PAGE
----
short game

How to play the putting chip – get up and down

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We know from previous articles that the averagechipping a golf ball onto the green amateur golfer will achieve around three greens in regulation during their eighteen holes of golf. So for us to make any kind of reasonable score will will need to get up and down more often than not. By this we mean chip the ball close to the hole and sink the putt. In this article we will discuss a different way of chipping the ball close to the hole called the putting chip. This should give you more consistency and hopefully lower scores.

So what is the putting chip?

Many golfers find taking a standard chip shot from the fringe of the green a difficult task to hit consistently well. They set up over the ball and take a nervous backswing and stub the club behind the ball, or look up and thin it across the green. Either way the results do not give us a chance of securing a par.

What we would encourage you to try is the putting chip. As the name suggests take a six or seven iron and grip the club with your standard putting grip. Take a few practice swings gently brushing the grass in a sweeping motion. Now set up over the ball and focus on the back of the ball where the clubhead will make contact. You should find that this is a more comfortable set up and now all you need to concentrate on is the contact of the ball. Try this shot with a number of different clubs with the rule of the more roll you need the less loft you will have. For example, if you are hitting a longer chip and just need to get the ball onto the green and rolling then maybe a six iron would be the club of choice. If the hole is much nearer and you are looking for less roll then a pitching wedge maybe the club to choose. For you the grip and set up remains the same the only thing that is changing is the club in your hands.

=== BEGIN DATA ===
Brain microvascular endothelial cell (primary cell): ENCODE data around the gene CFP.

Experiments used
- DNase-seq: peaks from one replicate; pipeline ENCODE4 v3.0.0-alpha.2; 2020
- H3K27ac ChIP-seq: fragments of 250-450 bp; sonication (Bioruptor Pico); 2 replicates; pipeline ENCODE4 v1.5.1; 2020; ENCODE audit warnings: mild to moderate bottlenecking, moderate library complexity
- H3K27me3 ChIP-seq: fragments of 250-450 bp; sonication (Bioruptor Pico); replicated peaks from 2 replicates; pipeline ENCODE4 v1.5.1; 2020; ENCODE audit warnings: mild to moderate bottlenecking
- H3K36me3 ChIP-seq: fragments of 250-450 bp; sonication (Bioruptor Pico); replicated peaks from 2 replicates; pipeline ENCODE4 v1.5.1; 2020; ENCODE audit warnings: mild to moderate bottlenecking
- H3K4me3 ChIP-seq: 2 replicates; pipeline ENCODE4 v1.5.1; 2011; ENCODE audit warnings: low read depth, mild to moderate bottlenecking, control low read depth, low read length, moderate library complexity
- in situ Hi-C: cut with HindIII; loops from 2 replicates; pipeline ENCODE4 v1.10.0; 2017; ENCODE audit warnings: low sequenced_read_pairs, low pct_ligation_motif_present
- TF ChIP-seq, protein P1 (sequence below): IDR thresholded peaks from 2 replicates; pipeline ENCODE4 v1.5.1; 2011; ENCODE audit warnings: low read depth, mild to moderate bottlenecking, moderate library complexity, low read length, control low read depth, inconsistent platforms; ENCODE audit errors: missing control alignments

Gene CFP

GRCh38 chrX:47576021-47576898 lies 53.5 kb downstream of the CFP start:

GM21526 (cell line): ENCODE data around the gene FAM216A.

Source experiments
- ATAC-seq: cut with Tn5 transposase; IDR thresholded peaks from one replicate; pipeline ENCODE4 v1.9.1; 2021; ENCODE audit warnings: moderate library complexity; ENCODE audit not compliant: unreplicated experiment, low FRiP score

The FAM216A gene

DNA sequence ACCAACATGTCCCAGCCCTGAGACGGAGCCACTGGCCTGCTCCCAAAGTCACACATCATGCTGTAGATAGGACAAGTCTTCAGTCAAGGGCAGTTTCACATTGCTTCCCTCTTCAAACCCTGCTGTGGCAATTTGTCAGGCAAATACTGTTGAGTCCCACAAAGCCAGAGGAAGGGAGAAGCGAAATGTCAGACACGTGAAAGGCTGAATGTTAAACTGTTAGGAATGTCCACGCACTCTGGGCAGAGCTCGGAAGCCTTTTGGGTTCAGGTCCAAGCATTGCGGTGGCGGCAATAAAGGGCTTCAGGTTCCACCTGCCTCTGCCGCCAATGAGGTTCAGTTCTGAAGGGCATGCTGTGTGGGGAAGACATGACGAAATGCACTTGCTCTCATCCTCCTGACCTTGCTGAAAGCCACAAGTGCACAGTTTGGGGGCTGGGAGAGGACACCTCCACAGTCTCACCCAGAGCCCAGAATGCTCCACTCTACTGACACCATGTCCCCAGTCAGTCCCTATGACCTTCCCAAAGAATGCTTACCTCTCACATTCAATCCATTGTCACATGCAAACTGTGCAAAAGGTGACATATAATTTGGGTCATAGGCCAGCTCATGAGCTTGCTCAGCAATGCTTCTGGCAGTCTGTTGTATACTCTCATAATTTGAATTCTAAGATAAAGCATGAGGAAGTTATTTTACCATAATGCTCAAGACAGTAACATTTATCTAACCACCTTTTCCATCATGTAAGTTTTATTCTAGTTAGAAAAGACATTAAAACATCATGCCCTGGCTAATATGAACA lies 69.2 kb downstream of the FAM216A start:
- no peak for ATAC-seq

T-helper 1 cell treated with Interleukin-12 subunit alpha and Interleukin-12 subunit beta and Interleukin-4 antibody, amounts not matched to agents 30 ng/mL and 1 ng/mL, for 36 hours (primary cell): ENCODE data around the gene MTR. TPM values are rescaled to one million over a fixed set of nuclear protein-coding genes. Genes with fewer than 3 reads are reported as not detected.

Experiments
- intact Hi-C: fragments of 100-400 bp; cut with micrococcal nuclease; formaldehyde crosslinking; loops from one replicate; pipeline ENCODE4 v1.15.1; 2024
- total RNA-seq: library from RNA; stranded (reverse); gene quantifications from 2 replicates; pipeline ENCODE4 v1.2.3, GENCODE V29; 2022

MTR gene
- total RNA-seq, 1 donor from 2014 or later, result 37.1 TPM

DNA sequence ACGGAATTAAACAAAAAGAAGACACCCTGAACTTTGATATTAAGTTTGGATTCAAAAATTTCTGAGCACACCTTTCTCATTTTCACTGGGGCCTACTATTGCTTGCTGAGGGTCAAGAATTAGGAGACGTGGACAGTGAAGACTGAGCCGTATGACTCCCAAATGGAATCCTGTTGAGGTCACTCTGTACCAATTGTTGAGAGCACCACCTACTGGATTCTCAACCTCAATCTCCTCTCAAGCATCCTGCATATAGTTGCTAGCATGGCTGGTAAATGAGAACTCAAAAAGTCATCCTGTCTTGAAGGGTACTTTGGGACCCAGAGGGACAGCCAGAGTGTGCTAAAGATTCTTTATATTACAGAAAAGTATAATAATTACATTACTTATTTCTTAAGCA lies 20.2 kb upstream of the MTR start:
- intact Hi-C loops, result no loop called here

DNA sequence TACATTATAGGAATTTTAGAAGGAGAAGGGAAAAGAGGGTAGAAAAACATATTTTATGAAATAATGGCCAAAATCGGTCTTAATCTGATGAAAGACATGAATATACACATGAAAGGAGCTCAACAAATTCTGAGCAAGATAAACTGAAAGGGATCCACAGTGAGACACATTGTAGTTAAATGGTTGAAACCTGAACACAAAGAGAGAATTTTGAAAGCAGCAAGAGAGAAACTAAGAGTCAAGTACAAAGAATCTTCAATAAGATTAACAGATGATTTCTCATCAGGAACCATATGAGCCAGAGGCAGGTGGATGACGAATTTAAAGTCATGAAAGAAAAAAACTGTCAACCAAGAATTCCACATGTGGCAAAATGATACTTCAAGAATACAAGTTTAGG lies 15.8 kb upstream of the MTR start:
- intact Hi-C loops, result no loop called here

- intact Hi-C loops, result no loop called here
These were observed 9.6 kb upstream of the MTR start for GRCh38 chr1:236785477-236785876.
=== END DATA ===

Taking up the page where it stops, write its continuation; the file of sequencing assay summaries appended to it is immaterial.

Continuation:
If you think that this technique maybe of help to you then your next step is to take this to the practice ground. Spend sometime practising with a number of clubs to see what clubs works best at different lengths. Then you will be ready to take this onto the course and start lowering your scores.

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How to master the art of chipping a golf ball

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All golfers need to be able to chip the ball close to the hole when they miss the green. We know that an eighteen handicapper will hit around three greens in regulation per round and even a scratch golfer will miss around a third of the greens. This means the difference between a good round and a great round of golf is how well you consistently get up and down. In this article we will discuss the art of chipping and give you our three top practice drills to try out on the range.Chip shot golf

Firstly let’s define what we mean by a chip shot. A chip shot is a shot that rises off the ground for a short time and then rolls out to the hole. We have much more control of the shot when it is rolling, so our first thought should be ‘ can we putt the ball’? If not then a chip shot should be our second option.